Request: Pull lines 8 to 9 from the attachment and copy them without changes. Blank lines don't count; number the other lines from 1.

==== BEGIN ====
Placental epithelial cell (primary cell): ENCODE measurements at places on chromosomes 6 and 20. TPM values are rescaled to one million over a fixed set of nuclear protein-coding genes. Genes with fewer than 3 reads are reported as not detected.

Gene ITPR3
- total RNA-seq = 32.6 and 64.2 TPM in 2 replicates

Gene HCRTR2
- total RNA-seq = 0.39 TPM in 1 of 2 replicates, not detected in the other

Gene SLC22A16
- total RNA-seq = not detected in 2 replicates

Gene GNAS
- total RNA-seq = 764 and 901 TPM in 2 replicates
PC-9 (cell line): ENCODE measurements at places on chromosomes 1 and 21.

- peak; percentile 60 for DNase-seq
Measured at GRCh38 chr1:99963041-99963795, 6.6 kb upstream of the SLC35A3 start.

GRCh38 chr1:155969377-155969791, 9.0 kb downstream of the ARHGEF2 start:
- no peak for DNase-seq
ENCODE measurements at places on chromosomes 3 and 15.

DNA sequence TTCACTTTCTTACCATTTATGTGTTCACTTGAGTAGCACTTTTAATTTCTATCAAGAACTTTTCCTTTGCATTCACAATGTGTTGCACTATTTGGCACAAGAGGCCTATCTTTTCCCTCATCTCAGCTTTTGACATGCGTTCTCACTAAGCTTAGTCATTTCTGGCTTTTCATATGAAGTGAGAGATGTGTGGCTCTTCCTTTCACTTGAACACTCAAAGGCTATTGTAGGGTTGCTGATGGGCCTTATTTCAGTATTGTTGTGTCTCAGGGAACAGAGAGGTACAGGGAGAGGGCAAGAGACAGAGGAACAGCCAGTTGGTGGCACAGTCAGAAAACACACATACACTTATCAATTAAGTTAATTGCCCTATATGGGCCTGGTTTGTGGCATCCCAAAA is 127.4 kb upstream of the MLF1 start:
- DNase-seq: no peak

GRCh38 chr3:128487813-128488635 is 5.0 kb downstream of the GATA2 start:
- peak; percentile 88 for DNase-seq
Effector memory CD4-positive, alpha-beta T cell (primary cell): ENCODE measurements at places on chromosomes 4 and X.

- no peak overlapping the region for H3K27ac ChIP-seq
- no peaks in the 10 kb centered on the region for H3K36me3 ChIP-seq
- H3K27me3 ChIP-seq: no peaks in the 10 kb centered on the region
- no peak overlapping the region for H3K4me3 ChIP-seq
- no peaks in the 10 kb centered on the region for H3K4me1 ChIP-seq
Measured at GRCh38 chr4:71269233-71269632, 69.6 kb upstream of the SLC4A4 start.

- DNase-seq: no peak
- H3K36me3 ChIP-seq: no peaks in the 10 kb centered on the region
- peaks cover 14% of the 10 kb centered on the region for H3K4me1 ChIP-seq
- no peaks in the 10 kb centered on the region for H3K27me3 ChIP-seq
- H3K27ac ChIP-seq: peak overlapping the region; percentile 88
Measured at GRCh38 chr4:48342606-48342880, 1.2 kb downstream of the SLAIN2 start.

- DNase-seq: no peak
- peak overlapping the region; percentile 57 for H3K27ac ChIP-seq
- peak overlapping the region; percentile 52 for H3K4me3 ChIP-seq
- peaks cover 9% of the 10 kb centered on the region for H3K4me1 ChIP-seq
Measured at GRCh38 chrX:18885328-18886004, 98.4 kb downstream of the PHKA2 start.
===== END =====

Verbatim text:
Gene GNAS
- total RNA-seq = 764 and 901 TPM in 2 replicates